Citizenship Oath Now Requires Women to Remove All Face Coverings


Recently, the Minister of Immigration produced a directive (OB 359) requiring all face coverings to be removed when an individual takes the Canadian oath of citizenship.

This directive is aimed primarily at muslim women who wear a hijab or burqa during the citizenship ceremony where each person must pledge allegiance to Canada.

The rationale seems to be that the coverings mask the wearer’s mouth, making it unclear if the person taking the oath is actually reciting the pledge or remaining silent.

Currently, there is a lot of debate on this issue. In my view, the debate is misguided, focussing on whether a face covering can be worn during the citizenship ceremony or not.

As an immigration lawyer, I take a different view of this issue.

Whether I (or you) agree that wearing a face covering during a citizenship ceremony is acceptable or not, is less important than the process that was followed on this issue.

Lawyers are concerned with process, because process ultimately determines fairness – whether or not a rule is fair when implemented.

My concerns are as follows:

1) The Minister implemented a directive, which is a very quick way to change fundamental rules. In a democratic society, changes to laws should be done through the legislative process through the Parliament of Canada where the issue can be debated by political representatives and covered through the media.

2) Related to #1, above, there was no requirement in law that an individual was required to be seen to be reciting the pledge (this is why a directive was required). So what was the rush in this case? Why did this have to happen so quickly? I can’t see a compelling reason to bypass the legislative process in this case.

3) No accommodation. There is simply no accommodation with this directive. There could be private oath taking with female officers when the covering could be removed. An individual could sign a sworn affidavit that the pledge was taken which would have equal effect and would not require the covering to be removed. If there were public debate through the legislature, perhaps many alternatives could have been proposed to accommodate individuals and also ensure the pledge was taken.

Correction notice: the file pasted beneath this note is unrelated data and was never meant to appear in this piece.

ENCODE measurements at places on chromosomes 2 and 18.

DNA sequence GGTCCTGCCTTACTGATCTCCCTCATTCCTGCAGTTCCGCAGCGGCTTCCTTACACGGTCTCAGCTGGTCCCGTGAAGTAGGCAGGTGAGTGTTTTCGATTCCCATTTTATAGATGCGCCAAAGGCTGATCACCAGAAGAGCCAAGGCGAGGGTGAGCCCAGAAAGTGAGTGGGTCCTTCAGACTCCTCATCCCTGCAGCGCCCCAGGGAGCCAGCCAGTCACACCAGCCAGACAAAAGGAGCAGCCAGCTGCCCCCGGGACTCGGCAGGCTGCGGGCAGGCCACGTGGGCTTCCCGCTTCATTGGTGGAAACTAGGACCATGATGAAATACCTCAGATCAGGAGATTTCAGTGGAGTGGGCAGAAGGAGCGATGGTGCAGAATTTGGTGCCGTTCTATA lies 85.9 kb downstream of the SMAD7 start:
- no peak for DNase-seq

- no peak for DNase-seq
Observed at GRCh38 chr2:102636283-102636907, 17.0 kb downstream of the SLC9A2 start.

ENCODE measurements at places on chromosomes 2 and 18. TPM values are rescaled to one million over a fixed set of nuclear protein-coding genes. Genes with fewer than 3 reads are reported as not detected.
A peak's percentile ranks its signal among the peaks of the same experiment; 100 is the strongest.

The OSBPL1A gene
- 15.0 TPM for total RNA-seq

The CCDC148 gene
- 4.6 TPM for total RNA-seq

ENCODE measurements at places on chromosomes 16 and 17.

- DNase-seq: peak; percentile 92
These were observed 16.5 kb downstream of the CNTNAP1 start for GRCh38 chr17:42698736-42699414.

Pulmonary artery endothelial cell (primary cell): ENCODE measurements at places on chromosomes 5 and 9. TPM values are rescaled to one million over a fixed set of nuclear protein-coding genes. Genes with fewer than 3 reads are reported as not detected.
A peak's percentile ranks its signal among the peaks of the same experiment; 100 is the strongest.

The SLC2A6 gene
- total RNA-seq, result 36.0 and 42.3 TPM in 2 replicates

4) Related to #3, above, without accommodation, we may be placing muslim women in danger. Muslim women who are not permitted by their families and culture to remove a face covering, but must do so under these rules may face consequences in their community. We are placing a requirement on individuals who may have limited ability to practically comply with it.

5) Canada is a free country. The reason Canada is so attractive to immigrants is that we are country where individuals are free to practice any religion they wish. Imposing requirements that conflict with the freedom of religion without exploring accommodation or alternatives first is not what this country is about.

To be sure, I’m not saying that individuals should absolutely be entitled to impose their religious practices (such as face coverings) in all circumstances. Perhaps individuals should be seen taking a pledge of allegiance, perhaps not.

But certainly we should at the very least explore simple alternatives that could accommodate both muslim women and Citizenship and Immigration Canada’s needs to ensure a pledge of allegiance is taken. And we should do so through Parliament, and not directives.

I’m interested in your thoughts on this issue as well.

About the author

Gianpaolo Panusa Gianpaolo Panusa is a Canadian immigration lawyer, writer, and founder of the PanCanadian Immigration Law Group based in Vancouver, Canada. Google+ Profile